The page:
Conflict

'It feels like it happened right here,' says one American Muslim

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A photo taken overhead shows dozens of Muslims praying in a mosque

Members of the congregation pray during a Friday prayer at Dar Al-Hijrah Islamic Center in Falls Church, Virginia, after the attacks on two mosques in New Zealand killed 49 people. 

Credit:

Sait Serkan Gurbuz/Reuters

Mosques around the United States increased security measures for Friday prayers after a gunman shot dead 49 people and wounded more than 40 at two New Zealand mosques. 

Police in New York and other cities said they were stepping up patrols at mosques and other places of worship as a precaution, although there was no sign of any specific threat.

Nihad Awad, head of the Council on American-Islamic Relations, said at a Washington news conference that he urged Muslims praying at the more than 3,000 mosques in the United States "not [to] abandon your mosques."

For years, American Muslims have grown accustomed to police patrols, active shooter drills and private security officers guarding mosques for Friday prayers. Security is often ramped up after mass shootings, some of which have taken place at houses of worship, including churches, a synagogue and a gurudwara.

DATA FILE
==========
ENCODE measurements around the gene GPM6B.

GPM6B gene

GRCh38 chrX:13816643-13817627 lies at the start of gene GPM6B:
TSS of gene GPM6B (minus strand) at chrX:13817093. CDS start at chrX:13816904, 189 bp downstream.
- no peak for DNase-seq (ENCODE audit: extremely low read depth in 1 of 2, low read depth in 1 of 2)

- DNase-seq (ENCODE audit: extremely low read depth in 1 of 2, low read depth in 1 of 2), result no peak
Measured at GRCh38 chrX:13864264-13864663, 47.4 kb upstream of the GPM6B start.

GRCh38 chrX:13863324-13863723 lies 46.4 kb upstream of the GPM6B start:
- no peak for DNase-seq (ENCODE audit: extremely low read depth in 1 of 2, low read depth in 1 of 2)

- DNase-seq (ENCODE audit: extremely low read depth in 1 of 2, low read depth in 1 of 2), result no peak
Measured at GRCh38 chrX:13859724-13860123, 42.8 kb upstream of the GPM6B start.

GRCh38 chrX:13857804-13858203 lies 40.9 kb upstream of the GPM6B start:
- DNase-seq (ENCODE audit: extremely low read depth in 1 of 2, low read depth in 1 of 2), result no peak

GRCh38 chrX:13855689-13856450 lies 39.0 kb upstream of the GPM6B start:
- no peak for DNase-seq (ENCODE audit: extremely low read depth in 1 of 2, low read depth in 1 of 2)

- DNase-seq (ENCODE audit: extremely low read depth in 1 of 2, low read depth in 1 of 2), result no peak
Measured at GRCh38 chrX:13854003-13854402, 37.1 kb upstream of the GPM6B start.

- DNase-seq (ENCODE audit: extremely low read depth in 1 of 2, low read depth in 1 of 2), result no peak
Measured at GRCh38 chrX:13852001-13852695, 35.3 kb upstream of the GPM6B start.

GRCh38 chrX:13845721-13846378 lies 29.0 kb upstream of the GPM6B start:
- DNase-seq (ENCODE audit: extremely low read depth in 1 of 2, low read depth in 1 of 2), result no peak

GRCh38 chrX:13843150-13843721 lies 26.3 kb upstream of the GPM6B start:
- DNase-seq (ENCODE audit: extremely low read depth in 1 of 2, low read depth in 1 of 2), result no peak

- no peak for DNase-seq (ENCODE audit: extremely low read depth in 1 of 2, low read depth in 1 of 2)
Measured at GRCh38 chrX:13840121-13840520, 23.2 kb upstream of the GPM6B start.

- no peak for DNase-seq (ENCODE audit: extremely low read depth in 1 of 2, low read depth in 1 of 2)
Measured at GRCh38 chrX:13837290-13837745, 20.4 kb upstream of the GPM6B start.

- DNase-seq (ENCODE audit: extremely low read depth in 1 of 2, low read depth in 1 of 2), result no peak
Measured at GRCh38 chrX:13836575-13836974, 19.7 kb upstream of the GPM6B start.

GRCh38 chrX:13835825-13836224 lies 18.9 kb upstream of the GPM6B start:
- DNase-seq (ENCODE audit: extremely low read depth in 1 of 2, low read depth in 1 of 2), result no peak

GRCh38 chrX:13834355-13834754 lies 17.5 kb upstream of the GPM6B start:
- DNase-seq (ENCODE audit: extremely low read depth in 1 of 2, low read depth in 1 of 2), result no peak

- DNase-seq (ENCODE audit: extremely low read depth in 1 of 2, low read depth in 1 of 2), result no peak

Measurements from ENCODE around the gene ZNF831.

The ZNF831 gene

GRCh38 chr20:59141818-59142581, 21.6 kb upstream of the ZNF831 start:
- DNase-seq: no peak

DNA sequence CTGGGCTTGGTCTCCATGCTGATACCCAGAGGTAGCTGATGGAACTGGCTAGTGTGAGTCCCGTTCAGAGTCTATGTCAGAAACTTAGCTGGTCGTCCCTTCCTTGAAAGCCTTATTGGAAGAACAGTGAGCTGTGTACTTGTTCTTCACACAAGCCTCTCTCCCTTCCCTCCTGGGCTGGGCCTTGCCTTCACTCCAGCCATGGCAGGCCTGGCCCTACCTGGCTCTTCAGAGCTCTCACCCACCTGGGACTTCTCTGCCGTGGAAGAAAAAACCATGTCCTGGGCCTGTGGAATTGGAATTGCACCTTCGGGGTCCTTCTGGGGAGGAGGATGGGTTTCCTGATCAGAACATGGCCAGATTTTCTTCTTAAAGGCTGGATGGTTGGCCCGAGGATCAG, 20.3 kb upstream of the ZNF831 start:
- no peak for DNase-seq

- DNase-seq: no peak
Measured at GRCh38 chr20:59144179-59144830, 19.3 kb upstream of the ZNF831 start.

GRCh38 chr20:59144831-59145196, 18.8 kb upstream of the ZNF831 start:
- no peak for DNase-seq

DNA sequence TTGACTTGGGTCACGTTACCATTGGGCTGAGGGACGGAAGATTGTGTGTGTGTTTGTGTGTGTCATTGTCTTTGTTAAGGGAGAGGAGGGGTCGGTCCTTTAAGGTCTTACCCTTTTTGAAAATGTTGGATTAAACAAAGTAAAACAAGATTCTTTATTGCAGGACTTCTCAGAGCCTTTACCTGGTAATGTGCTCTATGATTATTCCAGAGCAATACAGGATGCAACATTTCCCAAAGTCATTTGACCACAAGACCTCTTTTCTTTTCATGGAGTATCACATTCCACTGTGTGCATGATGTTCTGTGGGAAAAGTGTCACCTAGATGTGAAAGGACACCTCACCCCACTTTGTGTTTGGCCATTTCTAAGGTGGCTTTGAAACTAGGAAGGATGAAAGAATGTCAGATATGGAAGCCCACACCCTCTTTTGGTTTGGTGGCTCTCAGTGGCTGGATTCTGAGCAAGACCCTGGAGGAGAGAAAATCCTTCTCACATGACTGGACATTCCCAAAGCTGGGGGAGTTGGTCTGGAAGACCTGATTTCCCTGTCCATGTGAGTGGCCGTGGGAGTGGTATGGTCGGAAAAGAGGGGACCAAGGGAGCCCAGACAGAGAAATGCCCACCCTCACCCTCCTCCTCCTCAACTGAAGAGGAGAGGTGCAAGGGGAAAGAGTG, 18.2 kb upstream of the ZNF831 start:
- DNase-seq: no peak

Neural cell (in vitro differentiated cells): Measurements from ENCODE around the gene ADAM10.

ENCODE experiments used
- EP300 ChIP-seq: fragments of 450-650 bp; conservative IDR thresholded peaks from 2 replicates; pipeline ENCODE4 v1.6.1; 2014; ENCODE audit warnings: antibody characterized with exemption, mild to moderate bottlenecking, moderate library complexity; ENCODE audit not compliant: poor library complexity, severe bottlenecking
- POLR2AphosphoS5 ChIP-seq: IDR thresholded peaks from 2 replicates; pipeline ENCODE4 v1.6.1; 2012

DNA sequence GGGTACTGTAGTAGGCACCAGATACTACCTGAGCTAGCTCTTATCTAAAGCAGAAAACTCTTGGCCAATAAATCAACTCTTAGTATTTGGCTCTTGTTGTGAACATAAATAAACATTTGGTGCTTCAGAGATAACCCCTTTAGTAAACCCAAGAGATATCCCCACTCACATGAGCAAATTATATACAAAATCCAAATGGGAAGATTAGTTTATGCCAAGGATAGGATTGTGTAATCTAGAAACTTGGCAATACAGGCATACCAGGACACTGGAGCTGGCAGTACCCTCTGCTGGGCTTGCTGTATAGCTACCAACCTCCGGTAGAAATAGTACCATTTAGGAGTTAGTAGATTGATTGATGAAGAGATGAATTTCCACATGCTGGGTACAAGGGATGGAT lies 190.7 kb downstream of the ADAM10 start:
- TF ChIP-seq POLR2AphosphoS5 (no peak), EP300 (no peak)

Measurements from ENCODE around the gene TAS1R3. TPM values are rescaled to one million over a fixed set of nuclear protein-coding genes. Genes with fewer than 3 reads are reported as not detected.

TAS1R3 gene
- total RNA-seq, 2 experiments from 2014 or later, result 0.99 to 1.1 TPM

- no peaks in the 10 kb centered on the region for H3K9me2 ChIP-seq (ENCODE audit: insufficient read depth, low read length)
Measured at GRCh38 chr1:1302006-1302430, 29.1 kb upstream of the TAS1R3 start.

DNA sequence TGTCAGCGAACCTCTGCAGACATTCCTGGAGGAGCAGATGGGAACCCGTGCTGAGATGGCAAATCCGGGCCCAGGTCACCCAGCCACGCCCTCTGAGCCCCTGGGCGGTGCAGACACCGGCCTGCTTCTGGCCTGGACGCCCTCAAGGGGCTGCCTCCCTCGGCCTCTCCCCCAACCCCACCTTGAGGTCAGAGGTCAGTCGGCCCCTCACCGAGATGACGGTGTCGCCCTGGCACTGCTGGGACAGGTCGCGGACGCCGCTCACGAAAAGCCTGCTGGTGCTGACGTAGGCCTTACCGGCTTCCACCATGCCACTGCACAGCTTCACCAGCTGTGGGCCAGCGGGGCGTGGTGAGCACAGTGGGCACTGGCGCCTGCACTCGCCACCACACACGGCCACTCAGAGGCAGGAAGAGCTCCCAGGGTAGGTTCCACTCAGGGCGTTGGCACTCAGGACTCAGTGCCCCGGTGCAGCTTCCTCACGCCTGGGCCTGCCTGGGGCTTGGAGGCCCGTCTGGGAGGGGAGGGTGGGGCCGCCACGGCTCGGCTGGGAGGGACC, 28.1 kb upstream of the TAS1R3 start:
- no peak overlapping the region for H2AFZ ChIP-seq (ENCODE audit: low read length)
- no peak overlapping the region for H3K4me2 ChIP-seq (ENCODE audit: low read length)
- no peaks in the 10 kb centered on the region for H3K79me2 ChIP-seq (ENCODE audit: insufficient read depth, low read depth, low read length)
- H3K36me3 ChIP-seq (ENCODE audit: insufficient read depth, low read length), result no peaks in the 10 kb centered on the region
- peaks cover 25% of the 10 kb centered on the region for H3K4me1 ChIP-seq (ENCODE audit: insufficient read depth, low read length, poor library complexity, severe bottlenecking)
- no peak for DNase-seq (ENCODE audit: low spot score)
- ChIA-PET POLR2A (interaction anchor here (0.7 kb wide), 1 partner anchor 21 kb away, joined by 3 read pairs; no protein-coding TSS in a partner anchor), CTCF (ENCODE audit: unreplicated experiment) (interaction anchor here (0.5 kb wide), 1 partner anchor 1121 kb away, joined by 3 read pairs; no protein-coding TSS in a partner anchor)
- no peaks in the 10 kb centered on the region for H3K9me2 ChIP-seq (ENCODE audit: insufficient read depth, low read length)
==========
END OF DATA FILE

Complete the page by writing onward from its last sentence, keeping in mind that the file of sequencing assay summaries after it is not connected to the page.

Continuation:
CAIR, the largest Muslim rights group in the United States, said Muslims and other minority groups had faced a surge in bigotry since Donald Trump won the 2016 US presidential election. A CAIR statement blamed this in part on what it described as "Islamophobic, white supremacist and racist Trump administration policies and appointments."

The accused gunman's manifesto posted online praised Trump as "a symbol of renewed white identity and common purpose." The White House did not respond to a request for comment.

"Mr. Trump, your words matter. Your policies matter. They impact the lives of innocent people at home and globally."

Nihad Awad, Council on American Islamic Relations

"Today, the terrorist has quoted the most powerful person in the world, President Trump," CAIR's Awad said at the news conference. "And I would like to address Mr. Trump: Mr. Trump, your words matter. Your policies matter. They impact the lives of innocent people at home and globally."

Tahira Amatul-Wadud, a board member with the CAIR in Massachusetts, explained to The World's Marco Werman what it was like to wake up to the tragic news from New Zealand.

Tahirah Amatul-Wadud: I think the initial reaction has been shock and then horror because as details come out, it's my 17-year-old who breaks this news to me this morning as to how many casualties there were and how real this was for her. Even though it's a world away, the attack was designed to be in our faces and that is actually the result that we're seeing. It feels like it happened right here, right down the street, in some ways.

Marco Werman: One of the roles of religion, of course, is to bring people together. On a day like this, do you sometimes just want to crawl away and not be a part of anything?